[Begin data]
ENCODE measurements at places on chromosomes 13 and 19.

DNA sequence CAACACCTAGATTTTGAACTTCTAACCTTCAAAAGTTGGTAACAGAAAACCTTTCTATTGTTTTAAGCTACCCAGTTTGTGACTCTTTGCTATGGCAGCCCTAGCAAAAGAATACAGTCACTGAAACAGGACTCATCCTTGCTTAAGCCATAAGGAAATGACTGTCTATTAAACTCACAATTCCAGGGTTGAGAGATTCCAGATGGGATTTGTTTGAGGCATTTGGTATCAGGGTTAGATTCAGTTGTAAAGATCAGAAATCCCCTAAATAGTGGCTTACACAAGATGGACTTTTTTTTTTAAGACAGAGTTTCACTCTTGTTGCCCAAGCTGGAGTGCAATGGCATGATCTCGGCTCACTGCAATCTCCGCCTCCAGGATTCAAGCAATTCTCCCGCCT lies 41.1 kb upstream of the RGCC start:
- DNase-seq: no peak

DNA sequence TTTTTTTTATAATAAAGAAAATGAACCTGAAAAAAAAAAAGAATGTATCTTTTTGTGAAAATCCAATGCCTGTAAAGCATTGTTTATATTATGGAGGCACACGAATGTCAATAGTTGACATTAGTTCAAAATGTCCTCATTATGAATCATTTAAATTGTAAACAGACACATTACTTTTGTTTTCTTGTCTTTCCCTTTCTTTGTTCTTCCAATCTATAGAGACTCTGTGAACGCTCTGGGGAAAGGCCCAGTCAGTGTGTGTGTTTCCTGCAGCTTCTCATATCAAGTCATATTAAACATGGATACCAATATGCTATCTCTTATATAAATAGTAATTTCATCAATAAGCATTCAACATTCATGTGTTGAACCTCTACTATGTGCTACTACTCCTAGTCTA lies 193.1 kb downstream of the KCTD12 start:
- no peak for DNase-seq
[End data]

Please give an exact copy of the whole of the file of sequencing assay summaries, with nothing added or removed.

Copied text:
ENCODE measurements at places on chromosomes 13 and 19.

DNA sequence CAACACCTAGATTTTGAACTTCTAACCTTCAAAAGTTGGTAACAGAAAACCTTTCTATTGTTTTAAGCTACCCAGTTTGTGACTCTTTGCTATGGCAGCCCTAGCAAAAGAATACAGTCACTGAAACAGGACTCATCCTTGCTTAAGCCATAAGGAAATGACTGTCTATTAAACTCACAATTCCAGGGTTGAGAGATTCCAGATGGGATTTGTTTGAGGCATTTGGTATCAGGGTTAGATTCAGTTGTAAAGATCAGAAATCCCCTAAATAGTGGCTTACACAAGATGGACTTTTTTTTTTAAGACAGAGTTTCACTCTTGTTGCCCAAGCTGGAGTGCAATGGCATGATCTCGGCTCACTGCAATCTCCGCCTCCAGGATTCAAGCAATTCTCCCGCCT lies 41.1 kb upstream of the RGCC start:
- DNase-seq: no peak

DNA sequence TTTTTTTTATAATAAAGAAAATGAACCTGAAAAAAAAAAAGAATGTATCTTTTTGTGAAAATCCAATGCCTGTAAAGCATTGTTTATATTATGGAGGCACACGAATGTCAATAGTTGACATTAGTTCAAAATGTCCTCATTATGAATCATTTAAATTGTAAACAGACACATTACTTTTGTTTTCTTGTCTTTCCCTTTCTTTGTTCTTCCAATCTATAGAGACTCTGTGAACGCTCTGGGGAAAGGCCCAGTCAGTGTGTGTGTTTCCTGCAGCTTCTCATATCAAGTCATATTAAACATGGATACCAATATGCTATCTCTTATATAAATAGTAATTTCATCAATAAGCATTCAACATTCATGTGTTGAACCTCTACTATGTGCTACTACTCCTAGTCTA lies 193.1 kb downstream of the KCTD12 start:
- no peak for DNase-seq